Skunks are generally mild-mannered creatures that just want to be left alone to forage for food and raise their babies in peace. Nevertheless, they can be aggressive in defending themselves, and this is even more true of females with helpless babies. Here are some of the many reasons why you should never attempt skunk removal in Markham by yourself and should always consult professionals who know how to get rid of skunks.
1. The Skunk Could Spray
When faced with a possible threat, a skunk’s first instinct is to spray. Skunk spray is highly acidic and irritating. This is by design to slow down a predator long enough for the skunk to get away. The spray usually doesn’t cause long-term injuries if it comes in contact with your skin or eyes, but it does have a powerfully strong odour that can linger for days or weeks. Worse yet, skunks can spray up to 20 feet, meaning that they could hit the side of your home. If this happens, the spray could seep in, making the smell difficult to get rid of.
2. The Skunk Could Attack
Skunks usually rely on their spray as a defence mechanism. They can spray around five or six times in a row before they run out of fluid. If this occurs, it takes the skunk’s body about a week and a half to replace the fluid, during which time the skunk is vulnerable. If a skunk cannot spray in self-defence, or if the spray doesn’t work, it may attack by biting and scratching.
Skunks have sharp claws that they use primarily for digging but that can damage the skin if they become aggressive and start scratching. Skunks are omnivores that sometimes hunt prey, so their teeth are moderately sharp as well.
3. You Could Contract Diseases From the Skunk
Not only could a skunk inflict injuries by biting and scratching in self-defence, but it could also spread diseases in the process. Skunks are one of the top species of wild animals to carry rabies, a viral infection that is almost always fatal. Vaccination against rabies is effective if you begin the course of injections before symptoms emerge. It is typical to begin a course of rabies vaccinations following any injury from a wild animal if it is not possible to test the animal for rabies.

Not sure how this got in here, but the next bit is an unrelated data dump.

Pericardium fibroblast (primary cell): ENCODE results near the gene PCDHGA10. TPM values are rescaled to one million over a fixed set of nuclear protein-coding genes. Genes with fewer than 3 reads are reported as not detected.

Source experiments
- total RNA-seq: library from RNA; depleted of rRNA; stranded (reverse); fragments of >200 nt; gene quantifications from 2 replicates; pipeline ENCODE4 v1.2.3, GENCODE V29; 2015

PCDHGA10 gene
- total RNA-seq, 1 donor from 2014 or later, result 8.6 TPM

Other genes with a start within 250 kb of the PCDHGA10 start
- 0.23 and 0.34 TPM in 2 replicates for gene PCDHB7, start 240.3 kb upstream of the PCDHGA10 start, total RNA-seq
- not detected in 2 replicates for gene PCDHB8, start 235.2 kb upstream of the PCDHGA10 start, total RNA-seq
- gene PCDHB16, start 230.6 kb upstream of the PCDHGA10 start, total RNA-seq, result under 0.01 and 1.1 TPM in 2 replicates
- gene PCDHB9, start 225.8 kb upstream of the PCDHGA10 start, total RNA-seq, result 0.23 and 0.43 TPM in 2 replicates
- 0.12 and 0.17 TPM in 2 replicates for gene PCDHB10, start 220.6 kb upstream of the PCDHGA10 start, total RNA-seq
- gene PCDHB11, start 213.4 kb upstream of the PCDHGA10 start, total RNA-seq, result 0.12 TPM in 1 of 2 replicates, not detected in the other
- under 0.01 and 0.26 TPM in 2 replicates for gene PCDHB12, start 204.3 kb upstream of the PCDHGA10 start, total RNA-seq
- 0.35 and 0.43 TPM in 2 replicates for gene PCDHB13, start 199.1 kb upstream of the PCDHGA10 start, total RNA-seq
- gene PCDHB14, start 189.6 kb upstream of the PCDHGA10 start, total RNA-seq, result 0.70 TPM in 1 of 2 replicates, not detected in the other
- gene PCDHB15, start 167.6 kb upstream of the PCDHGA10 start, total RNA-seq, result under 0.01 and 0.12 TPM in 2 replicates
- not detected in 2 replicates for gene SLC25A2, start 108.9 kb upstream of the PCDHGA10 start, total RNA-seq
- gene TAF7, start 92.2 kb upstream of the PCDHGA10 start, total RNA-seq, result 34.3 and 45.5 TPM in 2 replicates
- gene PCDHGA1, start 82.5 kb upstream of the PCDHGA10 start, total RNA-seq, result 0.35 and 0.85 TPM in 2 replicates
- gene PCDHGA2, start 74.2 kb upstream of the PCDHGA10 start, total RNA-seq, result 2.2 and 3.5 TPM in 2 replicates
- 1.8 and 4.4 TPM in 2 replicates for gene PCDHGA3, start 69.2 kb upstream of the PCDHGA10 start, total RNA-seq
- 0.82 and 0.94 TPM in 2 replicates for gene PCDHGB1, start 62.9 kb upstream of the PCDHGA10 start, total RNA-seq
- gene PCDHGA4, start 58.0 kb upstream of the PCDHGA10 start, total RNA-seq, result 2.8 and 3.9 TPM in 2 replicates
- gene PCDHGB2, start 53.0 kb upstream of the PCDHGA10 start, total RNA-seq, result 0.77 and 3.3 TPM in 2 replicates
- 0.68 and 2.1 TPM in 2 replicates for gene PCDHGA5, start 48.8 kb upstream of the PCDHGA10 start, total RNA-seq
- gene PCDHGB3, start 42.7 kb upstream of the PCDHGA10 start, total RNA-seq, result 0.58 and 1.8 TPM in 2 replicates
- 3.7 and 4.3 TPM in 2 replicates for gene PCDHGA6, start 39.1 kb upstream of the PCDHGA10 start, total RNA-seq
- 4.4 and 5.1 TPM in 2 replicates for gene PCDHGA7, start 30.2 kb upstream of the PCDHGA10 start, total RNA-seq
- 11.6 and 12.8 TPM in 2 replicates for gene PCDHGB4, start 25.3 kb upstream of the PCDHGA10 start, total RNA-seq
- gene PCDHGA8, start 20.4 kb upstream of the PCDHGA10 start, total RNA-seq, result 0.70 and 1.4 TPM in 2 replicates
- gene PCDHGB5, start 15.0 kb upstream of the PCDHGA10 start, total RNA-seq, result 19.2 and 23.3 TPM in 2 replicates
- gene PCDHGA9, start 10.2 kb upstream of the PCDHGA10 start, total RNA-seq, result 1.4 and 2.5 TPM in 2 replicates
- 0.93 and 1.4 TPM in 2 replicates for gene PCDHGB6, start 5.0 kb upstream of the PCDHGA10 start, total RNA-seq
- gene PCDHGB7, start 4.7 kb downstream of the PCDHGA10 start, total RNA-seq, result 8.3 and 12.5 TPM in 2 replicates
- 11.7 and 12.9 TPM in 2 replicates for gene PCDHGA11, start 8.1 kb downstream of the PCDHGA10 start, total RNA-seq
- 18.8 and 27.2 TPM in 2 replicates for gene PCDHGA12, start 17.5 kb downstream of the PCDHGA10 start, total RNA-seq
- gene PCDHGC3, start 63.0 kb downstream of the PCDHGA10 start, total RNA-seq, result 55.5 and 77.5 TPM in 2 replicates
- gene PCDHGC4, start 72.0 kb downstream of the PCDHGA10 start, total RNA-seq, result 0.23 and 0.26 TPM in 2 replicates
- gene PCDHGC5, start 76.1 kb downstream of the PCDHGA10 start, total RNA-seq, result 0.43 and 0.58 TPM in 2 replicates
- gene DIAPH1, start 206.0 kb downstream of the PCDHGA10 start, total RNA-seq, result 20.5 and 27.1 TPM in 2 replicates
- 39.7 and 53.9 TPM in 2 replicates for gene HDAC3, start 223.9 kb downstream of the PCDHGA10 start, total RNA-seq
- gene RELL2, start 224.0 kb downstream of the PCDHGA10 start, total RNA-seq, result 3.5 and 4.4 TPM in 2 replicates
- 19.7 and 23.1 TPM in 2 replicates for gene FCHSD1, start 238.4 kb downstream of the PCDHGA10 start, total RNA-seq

Skunks can spread diseases other than rabies. Because they are burrowing animals, they could pick up tetanus from digging in the dirt. Tetanus is a disease that causes severe muscle spasms and stiffness. For this reason, it is also called lockjaw and can make eating and breathing difficult. There is no cure for tetanus, but there is a vaccine against it. Tetanus shots are part of a routine vaccination schedule, but if you have not had one for more than 10 years, you may need a booster following a skunk bite.
4. You Could Harm the Skunk
DIY skunk removal is not only dangerous to you. In attempting to remove a skunk, you could accidentally injure it. This could cause the skunk unnecessary pain and suffering, as well as possible death. If the skunk has babies, the young skunks could die without their mother if they are not old enough to take care of themselves.
Physical injury is not the only risk to the skunk. Some people trap skunks and relocate them far from the property. However, being dumped in an unfamiliar location outside their territory is disorienting for skunks. They could die from stress and inability to find food.
Skunks are fascinating creatures, and you may have many questions about them, such as “What do skunks eat in the summer?” Call Skedaddle for answers to your questions about skunks and humane removal options.